When a person dies, close relatives usually spend a certain period of time in mourning. The length of the mourning period depends upon the tie, which existed between the deceased and members of the bereaved family. During this time they dress in a certain way, abstain from most forms of merrymaking and entertainment. Some people wear white, others black and some do not attend weddings or other celebrations until a year has passed and so on. These are not specifically “Buddhist” observances because the Buddhist scriptures do not refer to them as such.
However, different communities have developed certain rites based on their own cultural practices and these have come to be accepted as being “Buddhist.” Their intention is to honor the memory of a departed one, to remind one of his own mortality and so develop of greater sense of spiritual awareness. If intelligently followed, and if these practices do not interfere with the necessary process of living, then as Buddhists we have no reason to object to them. The Buddhist Way is the Middle Way, the Path of Moderation in All Things.
Post-Funeral Rites and Memorial Services
Then there are questions about post-funeral rites. Some people hold prayer services for the deceased on the seventh day, forty-ninth days and on the one hundredth day while others, besides the seventh day, do it after three months and one year. Some people do believe that the spirit of the dead would return during these specific times. But whether or not we believe in this is not important. A sensible religious service in memory of the dead where friends and relatives gather to share a spiritual experience and to give moral support to reduce the grief of the bereaved family is ennobling. But there is no necessity to insist that the service must be held on a specific date. Any date convenient to all concerned should be acceptable for the performance of the service.
CHENG BENG or ALL SOULS’ day is not a Buddhistic term or practice. But it is certainly a good gesture when a whole community sets aside a special day to remember their departed ones by collectively cleaning the cemetery, and offering flowers as a mark of respect. This would indicate that the deceased’s descendants are filial and have fulfilled their obligations to their forbears. Buddhism does not object in anyway to this excellent exercise in gratitude and remembrance enabling the young to show respect for their elders and to emulate a good traditional practice of honoring the spirits of departed ancestors. However, the fear that some people create in the minds of innocent people that the departed will return to torment or disturb the family members if they do not perform certain rituals in groundless.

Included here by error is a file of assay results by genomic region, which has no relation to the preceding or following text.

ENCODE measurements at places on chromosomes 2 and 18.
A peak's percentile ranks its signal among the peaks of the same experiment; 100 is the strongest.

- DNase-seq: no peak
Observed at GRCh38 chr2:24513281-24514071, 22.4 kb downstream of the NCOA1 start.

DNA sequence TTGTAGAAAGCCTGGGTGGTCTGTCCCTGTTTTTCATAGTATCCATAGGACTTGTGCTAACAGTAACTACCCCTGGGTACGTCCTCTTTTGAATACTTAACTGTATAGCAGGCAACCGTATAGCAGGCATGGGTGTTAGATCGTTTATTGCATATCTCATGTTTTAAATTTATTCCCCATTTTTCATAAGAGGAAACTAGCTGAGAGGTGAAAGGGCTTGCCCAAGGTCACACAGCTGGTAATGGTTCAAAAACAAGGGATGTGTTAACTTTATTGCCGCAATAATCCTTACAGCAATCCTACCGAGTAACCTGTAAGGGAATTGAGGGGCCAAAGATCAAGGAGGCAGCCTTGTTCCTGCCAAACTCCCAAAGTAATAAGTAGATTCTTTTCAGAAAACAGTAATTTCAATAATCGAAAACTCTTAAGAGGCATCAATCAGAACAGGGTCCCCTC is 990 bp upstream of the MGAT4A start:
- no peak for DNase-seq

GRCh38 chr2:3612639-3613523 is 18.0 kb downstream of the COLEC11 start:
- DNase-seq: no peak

It is a common practice in most communities to conduct religious services for the dead during the prescribed periods following the funeral. The Buddhist practice is to partake in almsgiving and to transfer merits to the departed. To do this relatives and friends of the deceased usually invite a number of monks and offer them requisites such as food and medicine. These offerings which contribute to the material welfare of holy people are considered to be an act of merit. Understanding Buddhists also extend their donations to charitable institutions, needy persons, and religious building projects as well as to publish free religious booklets and literature for distribution to the public to perpetuate the memory of the departed ones. The devotees who give the offerings do so with pure hearts and develop a wholesome state of mind. They do these good deeds in memory of the dead person, and develop wholesome mental links with the dead person. If the departed one is in a favorable position to receive these mental radiations (transference of merits) he will be greatly benefited. If on the other hand he is not in such a position, then the good deeds are not wasted because they will help the living persons who generated such good thoughts to reach a higher level of spiritual well being. Buddhist monks in any temple will gladly assist members of the bereaved family with regard to what needs to be done to conduct such an almsgiving service.
It is fervently hoped that our local Buddhist leaders would take due cognizance of some of the foregoing prevalent practices which are negative in character and other prejudices with a view to causing reform to be effected so that whatever practices that are being carried out by us would be more meaningful. It is felt that our leaders should conduct a basic reappraisal of current practices and recognize the urgent need to bring about such reform through public education and the widest possible publicity be directed towards this end.
- This is based on “Buddhism For The Future, “by Dr. K. Sri Dhammananda.